Twenty-five years ago (1993) the trustees of The Southern Baptist Theological Seminary (SBTS) in Louisville, Kentucky unanimously voted to hire Dr. R. Albert Mohler, Jr. to serve as the ninth president of the institution. I was finishing up my Master of Arts degree from what was at the time the largest seminary in the world, Southwestern Baptist Theological Seminary (SWBTS) in Fort Worth, Texas. I remember during that final spring semester hearing of the hiring of Dr. Mohler at Southern.
At that time, I had not heard of Dr. Mohler. He was known in Southern Baptist circles certainly, but I was a young student who surrendered to full-time ministry while in my small Texas church. What was happening in Kentucky never crossed my mind. What I did know was that SBTS was not the seminary to attend if I desired to be led by biblical inerrantists who were conservative in their theological understanding. I learned this while in junior high school in Fairborn, Ohio (my father was in the Air Force, thus the moves from Ohio to Texas.) Our pastor in Ohio had just retired from the Air Force and was going to continue his studies in seminary. The closest seminary was SBTS, but he made it clear that he would not be attending the seminary in Louisville. I overheard our pastor explaining why this was, and while I was not really focused on biblical inerrancy as an eighth grader, I knew that to attend a school where the Bible was taught as true, from beginning to end, was important. At least that's how I viewed it as a junior higher.
Nevertheless, as God continued to clarify his calling upon my life, I eventually found myself enrolled at SWBTS. I have fond memories of the time and while SWBTS was dealing with leadership issues as well, it was nothing compared to what was happening at Southern.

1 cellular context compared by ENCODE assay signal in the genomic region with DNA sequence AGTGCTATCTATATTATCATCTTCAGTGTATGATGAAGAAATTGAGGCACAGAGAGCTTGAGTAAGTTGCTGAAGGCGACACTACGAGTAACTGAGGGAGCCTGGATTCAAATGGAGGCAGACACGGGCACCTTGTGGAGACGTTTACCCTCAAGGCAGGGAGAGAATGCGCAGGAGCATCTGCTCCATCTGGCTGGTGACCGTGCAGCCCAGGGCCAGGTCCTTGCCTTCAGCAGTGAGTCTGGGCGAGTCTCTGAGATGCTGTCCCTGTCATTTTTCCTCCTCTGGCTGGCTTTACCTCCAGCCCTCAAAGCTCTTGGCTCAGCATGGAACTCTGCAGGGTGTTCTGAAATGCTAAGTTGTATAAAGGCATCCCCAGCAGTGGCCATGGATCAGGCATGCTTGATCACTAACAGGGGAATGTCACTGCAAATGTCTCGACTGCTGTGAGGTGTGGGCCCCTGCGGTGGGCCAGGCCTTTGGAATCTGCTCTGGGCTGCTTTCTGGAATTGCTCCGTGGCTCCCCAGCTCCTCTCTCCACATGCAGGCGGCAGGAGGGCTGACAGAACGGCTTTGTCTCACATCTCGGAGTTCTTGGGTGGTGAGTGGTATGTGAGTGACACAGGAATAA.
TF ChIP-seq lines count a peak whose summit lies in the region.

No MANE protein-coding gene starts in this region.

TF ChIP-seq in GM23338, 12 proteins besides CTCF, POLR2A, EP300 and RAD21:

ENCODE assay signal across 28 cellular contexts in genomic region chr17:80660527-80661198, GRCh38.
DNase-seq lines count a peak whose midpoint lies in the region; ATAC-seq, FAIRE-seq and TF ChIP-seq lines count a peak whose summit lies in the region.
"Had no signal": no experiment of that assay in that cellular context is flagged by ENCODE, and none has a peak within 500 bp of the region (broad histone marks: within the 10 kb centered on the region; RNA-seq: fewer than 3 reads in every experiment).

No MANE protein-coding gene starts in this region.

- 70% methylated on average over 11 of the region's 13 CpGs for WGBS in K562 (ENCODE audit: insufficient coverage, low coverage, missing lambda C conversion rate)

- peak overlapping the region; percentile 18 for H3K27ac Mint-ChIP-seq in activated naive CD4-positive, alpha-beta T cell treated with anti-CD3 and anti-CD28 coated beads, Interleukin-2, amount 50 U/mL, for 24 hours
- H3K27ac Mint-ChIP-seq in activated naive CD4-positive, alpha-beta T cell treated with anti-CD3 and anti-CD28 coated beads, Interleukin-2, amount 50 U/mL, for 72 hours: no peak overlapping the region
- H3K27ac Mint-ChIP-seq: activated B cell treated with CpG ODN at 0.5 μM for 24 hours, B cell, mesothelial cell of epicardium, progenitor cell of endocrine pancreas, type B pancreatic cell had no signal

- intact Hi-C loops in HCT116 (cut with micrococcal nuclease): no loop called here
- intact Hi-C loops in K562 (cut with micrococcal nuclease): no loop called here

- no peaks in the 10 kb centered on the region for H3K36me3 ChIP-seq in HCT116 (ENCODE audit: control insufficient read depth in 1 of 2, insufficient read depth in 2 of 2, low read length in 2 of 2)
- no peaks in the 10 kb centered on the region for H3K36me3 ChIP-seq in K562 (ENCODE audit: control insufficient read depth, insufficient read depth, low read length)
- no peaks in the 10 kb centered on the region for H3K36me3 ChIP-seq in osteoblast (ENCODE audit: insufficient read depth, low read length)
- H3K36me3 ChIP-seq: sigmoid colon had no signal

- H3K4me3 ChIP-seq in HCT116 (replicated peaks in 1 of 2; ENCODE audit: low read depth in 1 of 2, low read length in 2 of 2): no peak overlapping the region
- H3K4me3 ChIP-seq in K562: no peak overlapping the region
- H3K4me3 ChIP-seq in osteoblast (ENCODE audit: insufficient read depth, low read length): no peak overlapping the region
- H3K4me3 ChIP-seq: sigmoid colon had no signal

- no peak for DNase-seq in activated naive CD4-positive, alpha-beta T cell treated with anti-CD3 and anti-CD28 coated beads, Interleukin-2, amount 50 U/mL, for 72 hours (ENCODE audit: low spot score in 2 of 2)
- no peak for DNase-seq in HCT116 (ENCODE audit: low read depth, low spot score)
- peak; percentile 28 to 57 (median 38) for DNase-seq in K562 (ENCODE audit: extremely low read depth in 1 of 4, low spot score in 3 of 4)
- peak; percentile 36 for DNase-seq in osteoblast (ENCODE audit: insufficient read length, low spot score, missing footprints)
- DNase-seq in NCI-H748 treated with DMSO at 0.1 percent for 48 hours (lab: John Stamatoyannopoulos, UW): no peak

SBTS had just hired a 33-year-old man to serve as president. The conservative resurgence was in full effect and while many SBC universities and colleges were not reclaimed, the seminaries would be, and SBTS was perhaps the biggest challenge.
Dr. Mohler stepped into the leadership role and immediately was faced with opposition.
His steadfastness to biblical fidelity and theological truth is to be admired and lauded. In fact, in 1995 it appeared that his tenure as president could go down as one of the shortest in SBC history. Yet, he prevailed. The trustees affirmed his leadership. Following the loss of millions of dollars of endowments and having over 60 percent of the faculty leave (either willingly or through termination), the days at SBTS did not seem sunny.
For those who remember, we understand how close we came to losing our first seminary to the throes of theological liberalism.
Yet, Dr. Mohler persevered. God has since blessed SBTS in so many ways.
Dr. Mohler continues to lead the seminary well. Enrollment is up. The work being done through SBTS continues to impact the world for the sake of the Gospel.
Dr. Mohler is not perfect. He would attest to that truth. Nevertheless, from my perspective, Dr. Mohler was God's man at SBTS twenty-five years ago. He is the right man for the role now. For all that he has done at SBTS, I am thankful.
I have just completed my Doctor of Educational Ministry at The Southern Baptist Theological Seminary. Come December, I will have the privilege of shaking Dr. Mohler's hand on the stage in Alumni Chapel and then will be honored to wear not only the title of Doctor, but of SBTS alumnus.
Many younger students at Boyce College (the undergraduate college of SBTS) and Southern likely do not know all that took place during those years in the mid-1990s. Even many older Southern Baptists may not have been aware. Yet, as we thank God for all he has done, and honor Dr. and Mrs. Mohler for their service to SBTS and all Southern Baptists, it is wise to look back and remember from where we have come, while looking ahead to a bright future.
Throughout this week, trustees, faculty, students, and alumni have celebrated Dr. R. Albert Mohler Jr.'s twenty-five years of service as president of The Southern Baptist Seminary. I am thankful as well. Please take the time to view the video highlighting this occasion.
Thank you Dr. Mohler.